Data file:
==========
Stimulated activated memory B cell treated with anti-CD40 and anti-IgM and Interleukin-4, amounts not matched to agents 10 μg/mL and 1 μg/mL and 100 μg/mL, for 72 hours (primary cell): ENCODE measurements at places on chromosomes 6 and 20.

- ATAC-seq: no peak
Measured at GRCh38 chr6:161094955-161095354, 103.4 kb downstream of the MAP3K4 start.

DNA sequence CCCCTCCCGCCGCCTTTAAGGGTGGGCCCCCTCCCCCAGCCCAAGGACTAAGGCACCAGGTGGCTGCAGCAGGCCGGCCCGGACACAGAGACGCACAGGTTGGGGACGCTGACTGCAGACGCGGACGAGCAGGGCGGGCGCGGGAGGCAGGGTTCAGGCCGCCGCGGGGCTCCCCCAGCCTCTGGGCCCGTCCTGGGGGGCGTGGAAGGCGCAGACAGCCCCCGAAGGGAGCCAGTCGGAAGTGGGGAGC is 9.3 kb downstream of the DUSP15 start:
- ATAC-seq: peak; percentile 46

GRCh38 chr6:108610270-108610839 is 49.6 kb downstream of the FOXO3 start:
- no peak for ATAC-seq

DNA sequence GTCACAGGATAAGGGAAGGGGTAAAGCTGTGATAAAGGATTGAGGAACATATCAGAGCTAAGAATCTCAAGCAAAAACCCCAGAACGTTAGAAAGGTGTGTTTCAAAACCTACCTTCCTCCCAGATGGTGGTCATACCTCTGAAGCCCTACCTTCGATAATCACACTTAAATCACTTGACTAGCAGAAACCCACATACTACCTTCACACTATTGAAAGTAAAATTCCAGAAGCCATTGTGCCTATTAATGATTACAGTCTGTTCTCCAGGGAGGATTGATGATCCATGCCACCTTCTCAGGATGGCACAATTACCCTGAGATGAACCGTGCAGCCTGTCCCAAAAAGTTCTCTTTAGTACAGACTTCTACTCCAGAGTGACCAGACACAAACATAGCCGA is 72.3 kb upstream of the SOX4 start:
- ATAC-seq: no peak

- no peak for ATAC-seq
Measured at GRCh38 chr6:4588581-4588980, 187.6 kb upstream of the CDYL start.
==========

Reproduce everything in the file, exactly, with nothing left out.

Stimulated activated memory B cell treated with anti-CD40 and anti-IgM and Interleukin-4, amounts not matched to agents 10 μg/mL and 1 μg/mL and 100 μg/mL, for 72 hours (primary cell): ENCODE measurements at places on chromosomes 6 and 20.

- ATAC-seq: no peak
Measured at GRCh38 chr6:161094955-161095354, 103.4 kb downstream of the MAP3K4 start.

DNA sequence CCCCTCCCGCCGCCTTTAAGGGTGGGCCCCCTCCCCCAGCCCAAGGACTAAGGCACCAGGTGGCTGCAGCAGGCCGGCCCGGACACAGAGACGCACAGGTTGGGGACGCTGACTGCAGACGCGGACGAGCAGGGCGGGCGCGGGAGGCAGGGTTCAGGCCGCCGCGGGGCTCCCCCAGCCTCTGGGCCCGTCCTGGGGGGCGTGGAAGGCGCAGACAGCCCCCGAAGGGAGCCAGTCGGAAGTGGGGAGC is 9.3 kb downstream of the DUSP15 start:
- ATAC-seq: peak; percentile 46

GRCh38 chr6:108610270-108610839 is 49.6 kb downstream of the FOXO3 start:
- no peak for ATAC-seq

DNA sequence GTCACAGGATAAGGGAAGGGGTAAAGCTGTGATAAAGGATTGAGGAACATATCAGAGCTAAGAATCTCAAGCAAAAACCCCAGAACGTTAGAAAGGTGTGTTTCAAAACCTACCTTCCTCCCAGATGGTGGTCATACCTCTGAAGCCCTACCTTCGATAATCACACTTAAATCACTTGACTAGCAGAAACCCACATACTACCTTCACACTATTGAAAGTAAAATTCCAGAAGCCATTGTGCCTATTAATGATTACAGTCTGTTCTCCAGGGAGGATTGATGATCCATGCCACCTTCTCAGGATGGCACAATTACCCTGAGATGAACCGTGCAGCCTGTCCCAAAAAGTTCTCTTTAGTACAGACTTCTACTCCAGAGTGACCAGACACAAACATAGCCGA is 72.3 kb upstream of the SOX4 start:
- ATAC-seq: no peak

- no peak for ATAC-seq
Measured at GRCh38 chr6:4588581-4588980, 187.6 kb upstream of the CDYL start.